Cooper’s Vintage Ale 2007 hit retail shelves recently, prompting a call to brewer, John Hood to find out what makes ‘vintage’ beer age-worthy.
The biggest element, said John, is the bottle conditioning process – where a secondary fermentation produces carbon dioxide and absorbs oxygen. This in turn reduces oxidation of the beer.
Subsequently the high alcohol, opulent malt flavours and assertive hopping tend to mask oxidative character that might show more in a lighter beer.
John says that successive vintage have taught the brewers that some things seem to work better than others.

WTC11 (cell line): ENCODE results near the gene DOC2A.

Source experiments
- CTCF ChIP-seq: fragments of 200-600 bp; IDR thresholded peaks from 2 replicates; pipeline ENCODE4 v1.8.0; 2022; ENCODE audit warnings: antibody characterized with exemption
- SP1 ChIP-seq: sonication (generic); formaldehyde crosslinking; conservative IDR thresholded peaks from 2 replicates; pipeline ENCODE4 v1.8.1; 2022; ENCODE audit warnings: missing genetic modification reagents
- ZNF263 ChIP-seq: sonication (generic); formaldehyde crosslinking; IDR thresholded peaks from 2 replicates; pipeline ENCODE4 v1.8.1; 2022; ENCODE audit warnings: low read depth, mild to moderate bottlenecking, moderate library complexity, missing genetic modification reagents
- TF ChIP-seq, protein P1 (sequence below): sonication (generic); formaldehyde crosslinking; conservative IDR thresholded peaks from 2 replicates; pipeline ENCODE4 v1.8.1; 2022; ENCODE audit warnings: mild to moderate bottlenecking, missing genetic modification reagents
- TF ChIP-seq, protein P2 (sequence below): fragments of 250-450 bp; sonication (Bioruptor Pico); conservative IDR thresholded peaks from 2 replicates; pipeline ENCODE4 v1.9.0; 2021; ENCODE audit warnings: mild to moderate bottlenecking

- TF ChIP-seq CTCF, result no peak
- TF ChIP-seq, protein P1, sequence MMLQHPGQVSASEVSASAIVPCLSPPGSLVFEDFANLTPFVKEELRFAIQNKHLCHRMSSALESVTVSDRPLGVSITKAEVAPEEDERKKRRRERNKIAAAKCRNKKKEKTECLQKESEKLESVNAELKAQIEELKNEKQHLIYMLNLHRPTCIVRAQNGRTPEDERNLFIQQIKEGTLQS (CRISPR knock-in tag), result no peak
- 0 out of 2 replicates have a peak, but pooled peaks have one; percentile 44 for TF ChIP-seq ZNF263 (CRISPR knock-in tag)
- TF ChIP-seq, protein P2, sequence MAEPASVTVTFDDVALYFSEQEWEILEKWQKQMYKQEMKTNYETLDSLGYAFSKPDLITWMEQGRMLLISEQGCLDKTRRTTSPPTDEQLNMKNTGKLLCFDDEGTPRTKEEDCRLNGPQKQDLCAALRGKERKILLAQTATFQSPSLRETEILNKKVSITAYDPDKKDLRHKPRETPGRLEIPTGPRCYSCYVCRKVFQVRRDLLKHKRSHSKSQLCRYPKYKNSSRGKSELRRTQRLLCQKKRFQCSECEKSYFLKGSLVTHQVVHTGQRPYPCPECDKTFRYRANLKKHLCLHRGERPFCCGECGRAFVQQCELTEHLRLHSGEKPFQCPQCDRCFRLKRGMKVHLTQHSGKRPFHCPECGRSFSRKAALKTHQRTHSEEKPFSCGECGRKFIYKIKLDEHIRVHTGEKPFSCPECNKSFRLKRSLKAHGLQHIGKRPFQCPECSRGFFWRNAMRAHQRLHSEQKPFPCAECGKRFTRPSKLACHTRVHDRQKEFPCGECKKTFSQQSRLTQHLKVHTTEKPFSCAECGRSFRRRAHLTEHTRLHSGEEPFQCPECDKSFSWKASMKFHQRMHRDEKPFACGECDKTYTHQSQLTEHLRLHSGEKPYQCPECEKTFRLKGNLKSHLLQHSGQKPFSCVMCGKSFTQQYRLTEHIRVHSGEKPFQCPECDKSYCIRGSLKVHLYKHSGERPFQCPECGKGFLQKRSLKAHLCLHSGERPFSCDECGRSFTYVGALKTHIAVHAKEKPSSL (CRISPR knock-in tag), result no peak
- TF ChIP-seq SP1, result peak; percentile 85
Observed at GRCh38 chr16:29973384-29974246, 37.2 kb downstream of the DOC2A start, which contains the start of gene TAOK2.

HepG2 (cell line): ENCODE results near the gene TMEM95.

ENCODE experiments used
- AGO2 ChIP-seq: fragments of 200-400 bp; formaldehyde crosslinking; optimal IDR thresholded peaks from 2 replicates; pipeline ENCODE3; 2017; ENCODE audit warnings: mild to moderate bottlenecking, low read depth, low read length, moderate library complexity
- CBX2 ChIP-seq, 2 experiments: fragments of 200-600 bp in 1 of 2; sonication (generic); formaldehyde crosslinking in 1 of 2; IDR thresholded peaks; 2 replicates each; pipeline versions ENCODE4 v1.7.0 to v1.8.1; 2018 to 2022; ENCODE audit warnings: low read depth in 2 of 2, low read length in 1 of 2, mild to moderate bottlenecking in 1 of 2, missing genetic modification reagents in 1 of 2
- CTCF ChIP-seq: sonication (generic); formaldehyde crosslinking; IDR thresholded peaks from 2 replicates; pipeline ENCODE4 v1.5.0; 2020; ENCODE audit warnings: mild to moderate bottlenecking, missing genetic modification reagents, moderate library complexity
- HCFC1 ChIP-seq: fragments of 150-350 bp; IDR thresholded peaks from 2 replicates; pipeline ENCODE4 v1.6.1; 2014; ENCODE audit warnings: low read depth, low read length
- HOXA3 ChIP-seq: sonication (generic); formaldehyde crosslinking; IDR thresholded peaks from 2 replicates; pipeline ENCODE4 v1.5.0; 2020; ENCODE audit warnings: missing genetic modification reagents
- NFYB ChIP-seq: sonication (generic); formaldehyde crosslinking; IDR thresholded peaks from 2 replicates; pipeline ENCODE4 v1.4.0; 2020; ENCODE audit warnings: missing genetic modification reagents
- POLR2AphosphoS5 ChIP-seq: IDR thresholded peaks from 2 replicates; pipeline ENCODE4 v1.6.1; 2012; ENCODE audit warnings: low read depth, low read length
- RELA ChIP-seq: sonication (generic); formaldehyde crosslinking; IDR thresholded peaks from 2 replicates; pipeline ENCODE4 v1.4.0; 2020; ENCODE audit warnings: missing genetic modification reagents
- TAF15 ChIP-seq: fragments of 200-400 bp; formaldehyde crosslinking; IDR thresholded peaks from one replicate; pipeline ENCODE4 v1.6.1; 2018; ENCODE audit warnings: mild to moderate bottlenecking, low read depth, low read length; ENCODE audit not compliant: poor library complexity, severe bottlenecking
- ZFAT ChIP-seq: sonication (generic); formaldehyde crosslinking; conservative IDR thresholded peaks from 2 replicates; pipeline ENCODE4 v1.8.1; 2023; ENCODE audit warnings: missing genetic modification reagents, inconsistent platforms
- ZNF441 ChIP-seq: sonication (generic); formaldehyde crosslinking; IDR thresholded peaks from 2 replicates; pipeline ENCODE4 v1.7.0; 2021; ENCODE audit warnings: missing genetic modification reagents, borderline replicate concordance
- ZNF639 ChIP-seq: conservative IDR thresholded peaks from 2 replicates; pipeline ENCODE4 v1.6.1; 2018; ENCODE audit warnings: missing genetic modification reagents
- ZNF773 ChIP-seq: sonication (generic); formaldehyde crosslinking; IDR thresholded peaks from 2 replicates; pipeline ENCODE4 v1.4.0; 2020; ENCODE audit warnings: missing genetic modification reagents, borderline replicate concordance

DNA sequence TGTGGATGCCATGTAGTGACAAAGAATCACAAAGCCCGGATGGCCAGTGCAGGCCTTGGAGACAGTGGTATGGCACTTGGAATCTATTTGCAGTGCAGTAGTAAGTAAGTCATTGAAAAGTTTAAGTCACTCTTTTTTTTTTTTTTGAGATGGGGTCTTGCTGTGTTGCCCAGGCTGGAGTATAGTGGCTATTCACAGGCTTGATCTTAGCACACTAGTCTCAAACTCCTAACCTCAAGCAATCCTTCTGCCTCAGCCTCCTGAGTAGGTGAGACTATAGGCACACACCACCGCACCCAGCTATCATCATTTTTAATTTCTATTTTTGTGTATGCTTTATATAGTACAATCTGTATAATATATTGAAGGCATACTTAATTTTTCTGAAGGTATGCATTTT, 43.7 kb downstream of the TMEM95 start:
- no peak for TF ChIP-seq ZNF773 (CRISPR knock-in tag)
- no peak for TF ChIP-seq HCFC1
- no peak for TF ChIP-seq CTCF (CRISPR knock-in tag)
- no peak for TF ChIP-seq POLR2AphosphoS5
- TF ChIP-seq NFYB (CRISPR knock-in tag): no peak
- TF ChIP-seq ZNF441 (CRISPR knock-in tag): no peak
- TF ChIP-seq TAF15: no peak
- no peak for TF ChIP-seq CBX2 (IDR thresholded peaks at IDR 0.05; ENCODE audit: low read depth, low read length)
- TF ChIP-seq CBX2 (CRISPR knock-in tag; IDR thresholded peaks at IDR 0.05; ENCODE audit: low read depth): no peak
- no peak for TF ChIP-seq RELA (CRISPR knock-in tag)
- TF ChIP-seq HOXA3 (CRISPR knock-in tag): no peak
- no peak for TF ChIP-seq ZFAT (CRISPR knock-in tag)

For example, all that alcohol and body requires a counterfoil. Robust hops treatment provides bitterness to balance the malt sweetness and a pungent aroma to match the fruity esters.
Vintage 2007 has a little more crystal malt for its red hue and caramel/toffee flavour as well as increased hopping to increase the bitterness – as this tends to decline with age.
Cooper’s Extra Strong Vintage Ale 2007 $375ml $3.75
The family resemblance between Cooper’s 2006 and 2007 ales is a high 7.5 per cent alcohol and robust malt and hops flavours. But a year’s bottle age sees the 2006’s flavour balance shifting towards sweet, toffee-like malt and away from hops. The ultra-fresh 2007 still delivers both in abundance – and harmony.
Copyright © Chris Shanahan 2007